“It taught the farmers how to farm and gave them a cash crop to pay their taxes”, said Harold Cox, who thrashed beets for 15 years. “It made the difference between living and existing here”. Farmers began experimenting with beet seed about 1932, Cox said. Shortly afterwards, U and I opened a beet seed plant at 200 N Main. Beet seed for the plant came largely from Washington County, Utah and from Overton and Mesquite, Nevada, according to Doug Quayle, a veteran of U and I for 32 years. Quayle said a small amount of beet seed came from Salem, Oregon. The seed was processed, then sent throughout the intermountain west for growing sugar beets. Because the sugar beet seed is a biannual plant, farmers in Southern Utah planted in the fall and harvested the seed in late June and early July.
Originally hauled to the plant in one hundred pound sacks, it was later transported in bulk. The plant could store up to two and a quarter million pounds of see when all three warehouses were full. During the plant’s operation, land cultivated for beet seed by the nearly forty contract growers ranged from two hundred to five hundred acres. While Salt Lake City was U and I headquarters, it had beet processing plants in South Dakota; Idaho Falls, Idaho; West Jordan, Garland and St. George, Utah and in Toppenish and Moses Lake, Washington.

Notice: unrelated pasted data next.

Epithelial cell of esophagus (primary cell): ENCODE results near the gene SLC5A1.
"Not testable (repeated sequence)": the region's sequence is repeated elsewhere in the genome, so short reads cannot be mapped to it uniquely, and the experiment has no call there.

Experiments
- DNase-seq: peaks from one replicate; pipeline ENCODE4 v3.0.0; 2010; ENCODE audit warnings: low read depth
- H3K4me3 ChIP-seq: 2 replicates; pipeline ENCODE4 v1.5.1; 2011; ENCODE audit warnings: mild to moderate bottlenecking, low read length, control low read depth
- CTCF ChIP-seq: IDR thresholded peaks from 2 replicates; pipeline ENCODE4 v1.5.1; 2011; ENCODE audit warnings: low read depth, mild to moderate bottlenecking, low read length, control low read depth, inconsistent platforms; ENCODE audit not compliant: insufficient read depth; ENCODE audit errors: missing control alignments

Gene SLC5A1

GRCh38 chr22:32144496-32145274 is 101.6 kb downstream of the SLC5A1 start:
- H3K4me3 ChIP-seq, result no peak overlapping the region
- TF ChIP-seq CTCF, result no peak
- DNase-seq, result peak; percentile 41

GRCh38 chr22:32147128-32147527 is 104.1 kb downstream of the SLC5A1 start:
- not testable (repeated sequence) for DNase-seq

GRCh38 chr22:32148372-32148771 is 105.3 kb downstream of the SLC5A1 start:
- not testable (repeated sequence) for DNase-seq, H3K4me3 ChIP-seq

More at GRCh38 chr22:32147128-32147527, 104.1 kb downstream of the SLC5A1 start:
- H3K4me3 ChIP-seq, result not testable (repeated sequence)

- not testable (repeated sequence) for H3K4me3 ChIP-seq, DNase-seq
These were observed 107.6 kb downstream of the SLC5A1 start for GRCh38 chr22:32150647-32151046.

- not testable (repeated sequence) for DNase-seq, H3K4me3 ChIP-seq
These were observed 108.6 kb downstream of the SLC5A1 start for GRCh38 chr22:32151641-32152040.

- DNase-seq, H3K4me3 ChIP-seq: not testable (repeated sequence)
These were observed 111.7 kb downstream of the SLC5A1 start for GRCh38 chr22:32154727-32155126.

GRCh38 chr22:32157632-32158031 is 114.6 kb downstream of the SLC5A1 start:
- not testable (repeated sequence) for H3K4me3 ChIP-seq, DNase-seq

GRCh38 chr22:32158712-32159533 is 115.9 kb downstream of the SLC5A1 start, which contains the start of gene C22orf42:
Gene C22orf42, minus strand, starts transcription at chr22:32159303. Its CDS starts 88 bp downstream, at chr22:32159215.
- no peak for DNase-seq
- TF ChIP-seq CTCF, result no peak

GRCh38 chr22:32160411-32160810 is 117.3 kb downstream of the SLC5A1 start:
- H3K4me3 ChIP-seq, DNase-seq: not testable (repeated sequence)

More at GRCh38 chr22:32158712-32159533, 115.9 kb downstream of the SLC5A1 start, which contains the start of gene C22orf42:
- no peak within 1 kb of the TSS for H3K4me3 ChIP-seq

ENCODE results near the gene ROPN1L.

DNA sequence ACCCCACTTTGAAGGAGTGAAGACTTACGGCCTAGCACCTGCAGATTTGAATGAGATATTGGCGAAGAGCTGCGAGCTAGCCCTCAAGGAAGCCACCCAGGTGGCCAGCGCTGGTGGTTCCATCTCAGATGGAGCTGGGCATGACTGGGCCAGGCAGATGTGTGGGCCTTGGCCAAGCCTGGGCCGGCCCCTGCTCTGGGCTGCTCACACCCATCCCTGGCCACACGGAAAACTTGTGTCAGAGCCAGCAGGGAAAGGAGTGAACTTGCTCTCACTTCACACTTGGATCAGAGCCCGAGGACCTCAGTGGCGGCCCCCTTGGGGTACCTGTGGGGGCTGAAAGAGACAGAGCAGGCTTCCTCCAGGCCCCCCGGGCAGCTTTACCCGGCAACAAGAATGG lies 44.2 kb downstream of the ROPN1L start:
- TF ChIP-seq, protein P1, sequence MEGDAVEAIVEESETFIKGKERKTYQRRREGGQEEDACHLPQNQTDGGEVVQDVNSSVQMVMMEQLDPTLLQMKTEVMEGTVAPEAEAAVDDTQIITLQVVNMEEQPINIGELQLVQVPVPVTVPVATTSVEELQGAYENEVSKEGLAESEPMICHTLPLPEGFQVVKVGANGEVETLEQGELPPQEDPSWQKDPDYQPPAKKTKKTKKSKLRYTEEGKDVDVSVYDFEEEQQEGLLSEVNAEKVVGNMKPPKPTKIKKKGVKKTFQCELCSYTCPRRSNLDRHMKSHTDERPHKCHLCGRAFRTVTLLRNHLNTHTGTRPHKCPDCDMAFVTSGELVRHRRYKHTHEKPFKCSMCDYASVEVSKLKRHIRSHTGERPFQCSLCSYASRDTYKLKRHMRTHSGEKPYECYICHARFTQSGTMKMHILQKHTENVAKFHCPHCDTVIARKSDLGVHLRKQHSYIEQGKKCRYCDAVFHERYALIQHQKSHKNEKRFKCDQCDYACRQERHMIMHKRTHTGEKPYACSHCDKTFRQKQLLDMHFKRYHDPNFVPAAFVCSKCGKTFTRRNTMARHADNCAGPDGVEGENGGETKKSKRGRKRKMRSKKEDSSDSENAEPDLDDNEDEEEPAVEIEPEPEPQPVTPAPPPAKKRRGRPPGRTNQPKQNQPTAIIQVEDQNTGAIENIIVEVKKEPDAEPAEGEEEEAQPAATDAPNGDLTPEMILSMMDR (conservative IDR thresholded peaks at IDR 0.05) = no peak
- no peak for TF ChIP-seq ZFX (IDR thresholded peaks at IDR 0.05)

The St. George plant was the only seed processing plant. By December 1979, however, U and I had all but closed up its St. George operation and eventually its entire intermountain operation faded quietly into oblivion.
While the beet seed operation is only a memory, the beet plant has been converted to a new use, or is it an old use? Today, the Pioneer Center for The Arts is located here, and it houses an opera house, which the building has been used for prior to its conversion to a beet plant. Two other buildings, once used as a beet warehouse, now house the St. George Art Museum and the Social Hall. The place has come a full circle.